Wright’s 1939 London lectures give us an idea of his own view about his sources of inspiration before these became a matter for debate. This is important in considering Anthony Alofsin’s book, whose burden is that Frank Lloyd Wright was heavily influenced by the art and architecture of Europe. This is contrary to the received wisdom, which is that it was the European architectural avant-garde that was greatly influenced by Wright after the electrifying publication, in Berlin in 1910 and 1911, of two books devoted to his work. The next point of contact between Wright and Europe, other historians and biographers agree, did not occur until 1936, when the Kaufmann house, ‘Falling Water’ – the first design of his to show European influence – was completed. Alofsin’s view is that, given the small print run of the books published in 1910 – fewer than two hundred copies of the first edition – this pattern of cause and effect is unlikely. He argues that Wright’s visit to Europe in connection with the publication of the book was more important. Wright, he says, was welcomed in Berlin and Vienna in 1910 as a kind of American Secessionist (‘The Olbrich of America’) whose Chicago decorative style fitted perfectly, though accidentally, into the art world of the late German and Austro-Hungarian Empires.
That the work of Olbrich, Hoffmann, Wagner and Plecnik overwhelmed Wright on his European visit is not at all unlikely, in view of its grand urban context, its lavishness and its cost. Alofsin further argues that Wright transported Secessionist detailing and imagery back to the United States with him, in the form of a full-blown decorative and sculptural style of his own – a style that was to emerge in his work as early as 1914, at Midway Gardens, and was then to appear in a design of accessories to the Imperial Hotel, Tokyo, and finally to form a motif of circular planning and apertures that can be seen in his buildings until his death.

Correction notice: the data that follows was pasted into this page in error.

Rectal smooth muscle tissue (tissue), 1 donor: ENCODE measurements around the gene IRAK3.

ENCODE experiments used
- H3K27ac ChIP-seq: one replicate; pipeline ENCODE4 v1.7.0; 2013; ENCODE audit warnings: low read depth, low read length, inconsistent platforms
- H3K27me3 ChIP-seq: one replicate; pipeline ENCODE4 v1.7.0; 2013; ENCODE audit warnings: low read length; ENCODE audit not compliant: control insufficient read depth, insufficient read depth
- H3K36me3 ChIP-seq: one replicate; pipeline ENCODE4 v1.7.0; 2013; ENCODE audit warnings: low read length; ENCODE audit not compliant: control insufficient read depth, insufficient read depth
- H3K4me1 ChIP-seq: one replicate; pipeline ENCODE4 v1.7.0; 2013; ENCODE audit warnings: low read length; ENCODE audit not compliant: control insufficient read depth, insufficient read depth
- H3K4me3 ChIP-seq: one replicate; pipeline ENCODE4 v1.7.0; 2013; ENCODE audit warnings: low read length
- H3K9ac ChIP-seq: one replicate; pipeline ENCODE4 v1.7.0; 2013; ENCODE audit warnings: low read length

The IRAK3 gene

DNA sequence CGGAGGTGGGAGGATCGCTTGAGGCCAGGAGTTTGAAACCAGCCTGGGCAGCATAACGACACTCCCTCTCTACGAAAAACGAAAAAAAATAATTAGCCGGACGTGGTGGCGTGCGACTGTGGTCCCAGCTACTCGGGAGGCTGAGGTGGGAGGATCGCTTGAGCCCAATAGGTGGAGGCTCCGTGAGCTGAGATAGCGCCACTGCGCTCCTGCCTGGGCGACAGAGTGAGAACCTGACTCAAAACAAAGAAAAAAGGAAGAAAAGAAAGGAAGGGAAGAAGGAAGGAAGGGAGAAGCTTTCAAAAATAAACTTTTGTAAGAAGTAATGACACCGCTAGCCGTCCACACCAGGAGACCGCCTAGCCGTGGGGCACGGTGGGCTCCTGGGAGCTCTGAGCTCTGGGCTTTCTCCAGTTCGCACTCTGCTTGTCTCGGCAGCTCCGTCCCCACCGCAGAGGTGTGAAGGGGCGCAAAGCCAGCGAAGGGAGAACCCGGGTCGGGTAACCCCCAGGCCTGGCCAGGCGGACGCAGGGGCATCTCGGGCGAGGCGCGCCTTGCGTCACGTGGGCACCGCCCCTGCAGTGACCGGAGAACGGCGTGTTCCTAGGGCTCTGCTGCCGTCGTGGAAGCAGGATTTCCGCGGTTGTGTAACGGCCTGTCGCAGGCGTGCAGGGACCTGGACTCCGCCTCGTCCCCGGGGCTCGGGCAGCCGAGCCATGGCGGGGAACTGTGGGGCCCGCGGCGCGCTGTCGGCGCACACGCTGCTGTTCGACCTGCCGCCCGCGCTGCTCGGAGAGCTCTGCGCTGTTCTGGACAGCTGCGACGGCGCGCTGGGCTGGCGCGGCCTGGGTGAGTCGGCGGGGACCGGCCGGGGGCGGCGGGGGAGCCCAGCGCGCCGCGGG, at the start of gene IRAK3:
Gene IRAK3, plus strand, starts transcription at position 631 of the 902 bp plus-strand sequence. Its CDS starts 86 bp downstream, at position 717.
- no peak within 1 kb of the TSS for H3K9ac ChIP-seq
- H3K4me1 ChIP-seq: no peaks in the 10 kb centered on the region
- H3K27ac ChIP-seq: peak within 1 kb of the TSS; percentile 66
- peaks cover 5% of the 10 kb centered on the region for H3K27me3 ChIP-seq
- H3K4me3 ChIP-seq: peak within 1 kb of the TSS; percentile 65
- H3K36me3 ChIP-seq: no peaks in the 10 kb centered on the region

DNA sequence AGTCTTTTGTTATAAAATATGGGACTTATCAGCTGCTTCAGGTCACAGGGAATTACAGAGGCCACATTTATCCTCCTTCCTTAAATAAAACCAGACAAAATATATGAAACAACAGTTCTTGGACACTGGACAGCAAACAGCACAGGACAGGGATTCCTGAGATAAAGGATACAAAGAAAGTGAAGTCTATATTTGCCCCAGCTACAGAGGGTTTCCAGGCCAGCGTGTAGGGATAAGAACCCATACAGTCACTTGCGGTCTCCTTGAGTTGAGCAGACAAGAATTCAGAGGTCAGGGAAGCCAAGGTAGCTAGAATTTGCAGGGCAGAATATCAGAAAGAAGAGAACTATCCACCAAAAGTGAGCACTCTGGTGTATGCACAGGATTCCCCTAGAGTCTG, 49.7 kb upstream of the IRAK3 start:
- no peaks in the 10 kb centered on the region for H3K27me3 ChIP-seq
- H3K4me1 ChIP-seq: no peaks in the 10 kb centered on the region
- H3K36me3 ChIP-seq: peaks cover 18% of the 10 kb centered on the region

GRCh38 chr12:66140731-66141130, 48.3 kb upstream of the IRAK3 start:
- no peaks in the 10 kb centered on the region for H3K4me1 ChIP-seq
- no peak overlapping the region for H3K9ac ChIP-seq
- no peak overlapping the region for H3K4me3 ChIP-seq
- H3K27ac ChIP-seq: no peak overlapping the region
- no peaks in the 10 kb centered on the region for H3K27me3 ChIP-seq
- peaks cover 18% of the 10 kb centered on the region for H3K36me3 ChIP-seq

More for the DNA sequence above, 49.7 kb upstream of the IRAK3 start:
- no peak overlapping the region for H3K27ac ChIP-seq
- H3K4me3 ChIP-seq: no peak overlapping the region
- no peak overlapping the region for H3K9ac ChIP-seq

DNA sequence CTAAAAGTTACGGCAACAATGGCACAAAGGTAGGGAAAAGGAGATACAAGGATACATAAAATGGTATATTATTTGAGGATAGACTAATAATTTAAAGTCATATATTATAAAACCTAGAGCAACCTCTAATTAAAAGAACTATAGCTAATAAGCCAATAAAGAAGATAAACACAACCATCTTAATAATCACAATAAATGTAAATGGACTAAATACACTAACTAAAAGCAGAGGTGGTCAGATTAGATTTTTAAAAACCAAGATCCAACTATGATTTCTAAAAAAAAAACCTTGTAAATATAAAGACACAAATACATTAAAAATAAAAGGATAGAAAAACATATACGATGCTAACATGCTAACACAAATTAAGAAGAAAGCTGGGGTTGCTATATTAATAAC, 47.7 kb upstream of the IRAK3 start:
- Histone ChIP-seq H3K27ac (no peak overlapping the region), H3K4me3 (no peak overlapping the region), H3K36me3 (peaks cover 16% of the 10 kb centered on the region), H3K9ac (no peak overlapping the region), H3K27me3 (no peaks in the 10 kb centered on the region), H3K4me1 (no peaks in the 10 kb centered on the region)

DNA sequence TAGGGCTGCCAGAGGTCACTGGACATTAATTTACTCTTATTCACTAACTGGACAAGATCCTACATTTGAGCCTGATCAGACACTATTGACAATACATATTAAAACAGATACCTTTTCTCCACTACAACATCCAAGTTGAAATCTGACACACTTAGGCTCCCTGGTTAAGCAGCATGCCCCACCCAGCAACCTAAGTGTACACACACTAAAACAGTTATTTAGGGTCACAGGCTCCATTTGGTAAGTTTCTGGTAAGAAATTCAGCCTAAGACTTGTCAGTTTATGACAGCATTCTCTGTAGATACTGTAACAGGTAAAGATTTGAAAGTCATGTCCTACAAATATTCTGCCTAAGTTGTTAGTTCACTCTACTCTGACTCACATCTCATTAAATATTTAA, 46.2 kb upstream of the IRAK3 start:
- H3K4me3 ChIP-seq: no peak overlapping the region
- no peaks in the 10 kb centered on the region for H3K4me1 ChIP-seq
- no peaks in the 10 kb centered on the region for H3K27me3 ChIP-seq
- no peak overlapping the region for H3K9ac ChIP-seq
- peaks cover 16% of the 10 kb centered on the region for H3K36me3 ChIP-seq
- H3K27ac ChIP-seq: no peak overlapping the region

In many ways the interaction of European and American influences in architecture is an unrewarding study. True, European architecture was one of the major cultural legacies bequeathed to the former American colonies. It can also be argued, as it was by Adolf Loos and Richard Neutra, that advanced American building technology was the mainspring of all real Modernism. But if iron and steel construction, lifts and skyscrapers, all stemmed from Yankee ingenuity, it took European Bauhaus radicalism to convert them into the bald steel and glass see-through office buildings that became the architectural calling card of the 20th century.